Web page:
10 Zero Conditional Sentences

  1. If you don’t brush your teeth, you get cavities.
  2. When you press that button, the computer turns on.
  3. If I don’t charge my phone, it dies.
  4. When it snows, the roads become slippery.
  5. If you leave milk out of the fridge, it spoils.
  6. When you exercise, your heart rate increases.
  7. When you spend too much time in the sun, you get sunburn.
  8. If you drop an apple, it falls to the ground.
  9. Dogs bark when they see a stranger.
  10. When you add salt to the water, it boils at a higher temperature.

Zero Conditional Sentences Exercises With Answers

Zero conditional sentences exercises

Exercise 1: Fill in the blanks with suitable verbs to complete the zero conditional sentences.

  1. If you ________ (not water) a plant, it ________ (die).
  2. If I ________ (eat) too much candy, I ________ (get) a stomachache.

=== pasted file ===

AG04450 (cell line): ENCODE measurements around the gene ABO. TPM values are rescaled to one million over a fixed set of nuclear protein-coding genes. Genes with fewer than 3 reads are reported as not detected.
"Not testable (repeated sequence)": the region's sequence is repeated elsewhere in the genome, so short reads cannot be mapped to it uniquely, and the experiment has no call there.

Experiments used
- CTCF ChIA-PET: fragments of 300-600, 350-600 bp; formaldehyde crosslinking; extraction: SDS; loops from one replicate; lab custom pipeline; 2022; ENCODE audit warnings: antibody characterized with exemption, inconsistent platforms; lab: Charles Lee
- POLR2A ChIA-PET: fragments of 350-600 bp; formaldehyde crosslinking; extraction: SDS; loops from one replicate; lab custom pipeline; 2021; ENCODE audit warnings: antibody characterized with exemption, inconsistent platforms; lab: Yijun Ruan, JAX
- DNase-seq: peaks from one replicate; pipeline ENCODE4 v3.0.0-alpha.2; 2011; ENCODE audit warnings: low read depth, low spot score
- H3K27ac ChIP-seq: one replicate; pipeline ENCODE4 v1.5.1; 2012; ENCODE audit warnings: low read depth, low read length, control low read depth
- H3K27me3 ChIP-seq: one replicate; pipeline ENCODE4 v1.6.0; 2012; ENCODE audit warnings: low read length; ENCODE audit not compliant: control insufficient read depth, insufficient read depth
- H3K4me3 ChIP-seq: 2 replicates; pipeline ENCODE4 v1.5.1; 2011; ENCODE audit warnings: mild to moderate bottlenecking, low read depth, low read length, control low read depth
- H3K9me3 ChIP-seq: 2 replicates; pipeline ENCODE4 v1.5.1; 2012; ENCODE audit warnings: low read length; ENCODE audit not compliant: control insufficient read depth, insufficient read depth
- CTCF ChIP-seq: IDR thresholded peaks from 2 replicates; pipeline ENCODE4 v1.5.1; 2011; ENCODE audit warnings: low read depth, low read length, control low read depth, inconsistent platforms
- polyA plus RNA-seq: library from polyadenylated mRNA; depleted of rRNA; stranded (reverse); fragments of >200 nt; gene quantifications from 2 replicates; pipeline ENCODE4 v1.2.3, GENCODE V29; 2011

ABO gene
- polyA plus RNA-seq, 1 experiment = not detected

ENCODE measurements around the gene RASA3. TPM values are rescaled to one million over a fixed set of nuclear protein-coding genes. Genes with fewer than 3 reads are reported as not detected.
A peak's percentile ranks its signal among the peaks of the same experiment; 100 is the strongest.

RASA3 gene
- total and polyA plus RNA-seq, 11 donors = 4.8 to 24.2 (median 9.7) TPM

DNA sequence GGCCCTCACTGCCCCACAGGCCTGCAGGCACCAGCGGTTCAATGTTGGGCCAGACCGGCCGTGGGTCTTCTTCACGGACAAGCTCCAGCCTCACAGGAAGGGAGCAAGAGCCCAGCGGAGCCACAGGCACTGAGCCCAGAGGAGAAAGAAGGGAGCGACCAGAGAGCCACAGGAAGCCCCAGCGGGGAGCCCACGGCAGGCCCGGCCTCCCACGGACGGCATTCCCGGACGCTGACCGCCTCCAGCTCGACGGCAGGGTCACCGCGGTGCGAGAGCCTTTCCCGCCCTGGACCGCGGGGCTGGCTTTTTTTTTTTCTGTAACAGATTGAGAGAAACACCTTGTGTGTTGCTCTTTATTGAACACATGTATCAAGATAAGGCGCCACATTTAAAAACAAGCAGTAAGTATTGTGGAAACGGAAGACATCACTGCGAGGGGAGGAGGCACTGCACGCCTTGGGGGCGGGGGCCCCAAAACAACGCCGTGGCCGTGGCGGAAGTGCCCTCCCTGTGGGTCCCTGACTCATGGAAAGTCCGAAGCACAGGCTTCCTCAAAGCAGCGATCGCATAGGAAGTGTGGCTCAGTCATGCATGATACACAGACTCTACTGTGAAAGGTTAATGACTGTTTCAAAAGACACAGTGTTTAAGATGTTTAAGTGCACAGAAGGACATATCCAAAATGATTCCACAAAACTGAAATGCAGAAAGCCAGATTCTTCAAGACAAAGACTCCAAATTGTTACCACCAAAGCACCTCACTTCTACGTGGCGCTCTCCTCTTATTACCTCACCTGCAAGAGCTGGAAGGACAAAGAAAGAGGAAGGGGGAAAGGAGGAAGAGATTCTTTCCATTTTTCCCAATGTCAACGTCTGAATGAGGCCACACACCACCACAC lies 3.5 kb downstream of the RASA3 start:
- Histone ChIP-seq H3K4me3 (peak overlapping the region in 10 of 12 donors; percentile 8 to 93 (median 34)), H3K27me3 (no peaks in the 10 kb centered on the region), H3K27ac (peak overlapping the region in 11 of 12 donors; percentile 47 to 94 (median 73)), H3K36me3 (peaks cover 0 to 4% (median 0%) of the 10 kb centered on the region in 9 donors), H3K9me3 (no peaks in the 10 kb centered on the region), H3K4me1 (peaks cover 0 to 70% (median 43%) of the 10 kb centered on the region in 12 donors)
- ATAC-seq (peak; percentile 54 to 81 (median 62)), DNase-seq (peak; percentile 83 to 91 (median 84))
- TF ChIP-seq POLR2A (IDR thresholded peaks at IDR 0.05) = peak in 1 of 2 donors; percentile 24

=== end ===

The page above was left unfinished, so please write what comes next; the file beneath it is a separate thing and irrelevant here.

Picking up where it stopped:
3. When it ________ (rain), the ground ________ (get) wet.
  4. When you ________ (mix) blue and yellow, you ________ (get) green.
  5. If you ________ (heat) ice, it ________ (melt).


  1. If you don’t water a plant, it dies.
  2. If I eat too much candy, I get a stomachache.
  3. When it rains, the ground gets wet.
  4. When you mix blue and yellow, you get green.
  5. If you heat ice, it melts.

Exercise 2: Turn the following statements into zero conditional sentences.

  1. I drink coffee. I stay awake at night.
  2. It’s a holiday. I don’t go to work.
  3. You plant seeds. They grow into plants.
  4. The wind blows. The leaves fall from the trees.
  5. You drop a ball. It falls to the ground.


  1. If I drink coffee, I stay awake at night.
  2. When it’s a holiday, I don’t go to work.
  3. If you plant seeds, they grow into plants.
  4. When the wind blows, the leaves fall from the trees.
  5. If you drop a ball, it falls to the ground.

FAQs On Zero Conditional Sentences

What Is An Example Of A Zero Sentence?

Here’s an example of a zero conditional sentence: “When you don’t wear a seatbelt, you risk injury in a car accident.”

What Are The 4 Types Of Conditionals?

The four types of conditionals in English are:

  • Zero Conditional: Used for expressing universal truths or facts that always happen (e.g., “If you heat ice, it melts.”)